9 posted on 06/02/2011 9:35:09 AM PDT by TXnMA ("Allah": Satan's current alias...)
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To: TXnMA; thackney
A twofer!

Answered my own question: "Colville River Delta"...

RTFA, TXnMA! '-{

10 posted on 06/02/2011 9:42:53 AM PDT by TXnMA ("Allah": Satan's current alias...)
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To: TXnMA
Keep in mind the entire Alpine System is not connected to the Road System. The existing remote well pads to the North and South are connected by a gravel drive, but no road exists to the East to connect with the rest of the Alaskan North Slope.

All supplies are either flown in, or supplied by an Ice Road and Bridge built each winter.

Alpine was built around 2000, it was to prove that they could operate in such a roadless environment.

The danger of not connecting the well pads to West to the main base camp is weather blowing in before everyone can get out. They also use some Hovercraft in this part of the world but not very useful in heavy winds.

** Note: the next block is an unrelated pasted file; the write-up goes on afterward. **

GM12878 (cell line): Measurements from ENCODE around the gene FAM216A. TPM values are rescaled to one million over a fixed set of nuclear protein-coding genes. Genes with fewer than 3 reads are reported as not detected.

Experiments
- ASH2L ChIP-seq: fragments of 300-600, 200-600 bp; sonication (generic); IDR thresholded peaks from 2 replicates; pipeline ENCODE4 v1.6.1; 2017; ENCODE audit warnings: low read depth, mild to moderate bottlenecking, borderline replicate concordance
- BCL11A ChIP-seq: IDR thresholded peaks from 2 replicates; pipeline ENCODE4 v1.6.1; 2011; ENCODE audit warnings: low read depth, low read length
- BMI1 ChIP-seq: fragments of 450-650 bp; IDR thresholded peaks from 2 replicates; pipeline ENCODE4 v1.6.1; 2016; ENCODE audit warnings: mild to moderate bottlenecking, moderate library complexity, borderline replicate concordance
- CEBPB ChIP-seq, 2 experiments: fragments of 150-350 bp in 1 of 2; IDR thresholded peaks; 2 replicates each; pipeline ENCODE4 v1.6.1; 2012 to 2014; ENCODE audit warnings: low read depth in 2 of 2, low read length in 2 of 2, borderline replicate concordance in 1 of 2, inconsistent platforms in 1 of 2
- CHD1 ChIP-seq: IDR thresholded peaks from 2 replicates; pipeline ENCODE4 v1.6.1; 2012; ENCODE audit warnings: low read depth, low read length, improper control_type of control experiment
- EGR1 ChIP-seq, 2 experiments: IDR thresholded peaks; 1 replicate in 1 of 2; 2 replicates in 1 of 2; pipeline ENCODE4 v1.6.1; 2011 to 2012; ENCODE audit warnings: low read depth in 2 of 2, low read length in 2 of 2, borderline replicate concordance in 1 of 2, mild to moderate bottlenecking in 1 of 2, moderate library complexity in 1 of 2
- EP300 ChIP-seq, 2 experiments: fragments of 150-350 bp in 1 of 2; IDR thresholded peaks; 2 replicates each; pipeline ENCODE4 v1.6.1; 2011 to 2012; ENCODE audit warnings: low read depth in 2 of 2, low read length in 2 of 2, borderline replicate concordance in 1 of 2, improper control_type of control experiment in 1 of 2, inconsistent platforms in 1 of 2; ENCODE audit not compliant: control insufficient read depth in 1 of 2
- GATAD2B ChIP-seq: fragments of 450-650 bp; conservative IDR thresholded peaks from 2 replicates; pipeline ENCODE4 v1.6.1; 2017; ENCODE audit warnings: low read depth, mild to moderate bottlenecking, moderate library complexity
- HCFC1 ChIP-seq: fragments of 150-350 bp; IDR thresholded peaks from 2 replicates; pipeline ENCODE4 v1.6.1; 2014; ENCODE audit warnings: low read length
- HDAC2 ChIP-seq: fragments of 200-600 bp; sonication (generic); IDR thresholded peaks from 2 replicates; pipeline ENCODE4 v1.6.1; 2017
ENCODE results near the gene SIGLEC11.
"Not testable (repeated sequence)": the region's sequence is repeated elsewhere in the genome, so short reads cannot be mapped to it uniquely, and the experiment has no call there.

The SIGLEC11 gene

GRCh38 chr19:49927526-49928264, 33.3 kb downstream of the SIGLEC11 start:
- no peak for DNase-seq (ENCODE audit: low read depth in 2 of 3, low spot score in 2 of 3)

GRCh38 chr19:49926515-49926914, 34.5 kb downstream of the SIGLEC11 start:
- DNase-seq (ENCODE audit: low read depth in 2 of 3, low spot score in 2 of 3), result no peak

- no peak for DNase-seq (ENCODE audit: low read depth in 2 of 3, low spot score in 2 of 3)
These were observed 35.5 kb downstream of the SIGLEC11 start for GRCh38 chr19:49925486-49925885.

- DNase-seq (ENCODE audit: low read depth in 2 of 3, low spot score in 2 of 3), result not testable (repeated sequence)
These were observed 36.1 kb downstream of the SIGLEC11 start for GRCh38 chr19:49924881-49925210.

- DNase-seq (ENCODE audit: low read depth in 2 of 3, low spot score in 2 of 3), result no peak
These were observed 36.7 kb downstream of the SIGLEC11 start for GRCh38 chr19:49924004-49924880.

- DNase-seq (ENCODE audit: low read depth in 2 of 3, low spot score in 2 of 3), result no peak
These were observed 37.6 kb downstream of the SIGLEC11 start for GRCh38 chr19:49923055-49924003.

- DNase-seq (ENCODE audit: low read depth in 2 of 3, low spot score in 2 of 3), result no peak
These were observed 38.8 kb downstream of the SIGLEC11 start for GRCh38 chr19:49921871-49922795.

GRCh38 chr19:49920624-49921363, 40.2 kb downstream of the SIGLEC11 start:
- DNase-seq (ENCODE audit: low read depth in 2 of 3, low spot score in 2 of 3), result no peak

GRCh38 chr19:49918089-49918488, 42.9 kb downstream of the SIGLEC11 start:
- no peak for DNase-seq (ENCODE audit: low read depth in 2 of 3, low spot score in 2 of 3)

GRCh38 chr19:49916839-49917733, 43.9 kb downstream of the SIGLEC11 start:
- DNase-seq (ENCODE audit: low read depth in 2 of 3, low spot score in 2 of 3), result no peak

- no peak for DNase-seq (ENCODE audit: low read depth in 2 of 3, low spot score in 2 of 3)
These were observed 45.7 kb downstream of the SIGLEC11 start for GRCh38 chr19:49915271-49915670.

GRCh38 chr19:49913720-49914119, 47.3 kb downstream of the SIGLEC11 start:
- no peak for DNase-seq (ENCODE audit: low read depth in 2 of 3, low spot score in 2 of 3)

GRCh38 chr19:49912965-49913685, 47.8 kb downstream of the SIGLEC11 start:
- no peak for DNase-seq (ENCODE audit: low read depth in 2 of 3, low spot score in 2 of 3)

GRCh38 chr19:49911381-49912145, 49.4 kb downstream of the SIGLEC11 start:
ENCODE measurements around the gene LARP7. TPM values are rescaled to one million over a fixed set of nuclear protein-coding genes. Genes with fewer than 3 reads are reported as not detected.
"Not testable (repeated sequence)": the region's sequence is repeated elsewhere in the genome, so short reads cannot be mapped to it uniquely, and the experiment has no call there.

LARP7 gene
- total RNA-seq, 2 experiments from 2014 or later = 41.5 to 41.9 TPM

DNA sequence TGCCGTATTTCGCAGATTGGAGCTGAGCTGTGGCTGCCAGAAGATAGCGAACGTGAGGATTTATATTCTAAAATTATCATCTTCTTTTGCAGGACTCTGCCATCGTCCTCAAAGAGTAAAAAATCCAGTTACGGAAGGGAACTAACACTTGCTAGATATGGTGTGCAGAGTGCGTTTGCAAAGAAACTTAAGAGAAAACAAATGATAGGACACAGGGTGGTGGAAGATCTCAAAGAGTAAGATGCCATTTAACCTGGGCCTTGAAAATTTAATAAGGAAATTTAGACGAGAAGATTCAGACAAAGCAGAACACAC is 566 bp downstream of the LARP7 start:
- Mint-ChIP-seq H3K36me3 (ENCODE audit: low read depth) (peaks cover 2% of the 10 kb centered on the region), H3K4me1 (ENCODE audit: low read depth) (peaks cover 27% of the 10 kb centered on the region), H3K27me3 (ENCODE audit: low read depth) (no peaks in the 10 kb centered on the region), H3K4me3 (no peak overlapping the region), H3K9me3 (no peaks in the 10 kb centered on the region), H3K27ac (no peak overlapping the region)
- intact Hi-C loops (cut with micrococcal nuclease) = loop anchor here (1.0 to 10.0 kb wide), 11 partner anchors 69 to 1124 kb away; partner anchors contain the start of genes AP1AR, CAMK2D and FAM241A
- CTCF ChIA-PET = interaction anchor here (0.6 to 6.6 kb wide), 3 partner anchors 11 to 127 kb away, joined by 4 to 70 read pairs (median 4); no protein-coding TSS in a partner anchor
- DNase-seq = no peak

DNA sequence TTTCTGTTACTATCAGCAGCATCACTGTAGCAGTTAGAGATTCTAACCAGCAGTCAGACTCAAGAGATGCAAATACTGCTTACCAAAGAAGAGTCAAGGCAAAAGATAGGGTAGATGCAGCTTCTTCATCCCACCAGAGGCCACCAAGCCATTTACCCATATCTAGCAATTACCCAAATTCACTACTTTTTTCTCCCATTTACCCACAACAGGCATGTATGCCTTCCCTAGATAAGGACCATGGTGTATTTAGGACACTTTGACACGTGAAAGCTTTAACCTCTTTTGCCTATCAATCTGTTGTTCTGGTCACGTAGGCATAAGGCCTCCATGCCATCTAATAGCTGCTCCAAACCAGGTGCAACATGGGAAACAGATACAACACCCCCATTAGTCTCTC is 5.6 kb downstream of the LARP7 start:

I have stayed at Alpine several times in the past decade. I have ridden across the Colville River Ice Bridge before.

11 posted on 06/02/2011 9:49:29 AM PDT by thackney (life is fragile, handle with prayer)
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To: TXnMA

Forgot to mention, some villagers from Nuiqsut work at Alpine. They want the bridge and road so they can live at home rather than the base camp.

Also if the bridge/road was built, they could provide some other basic services to the area.

I went to the first public hearing in Anchorage for the consideration of the development. They brought a village elder down to Anchorage to speak at the public hearing. His ONLY concern was that if built, it was built with the road and bridge to bring more jobs to the village and a way for them to sleep at home with their families.


12 posted on 06/02/2011 9:52:36 AM PDT by thackney (life is fragile, handle with prayer)
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To: thackney
Ah! Alpine... Google has the placemark off over a mile southwest of the development. (I assume that Alpine is the development with the SW-NE airstrip -- and the [Caribou?] A/C parked at the north end of the settlement/development...)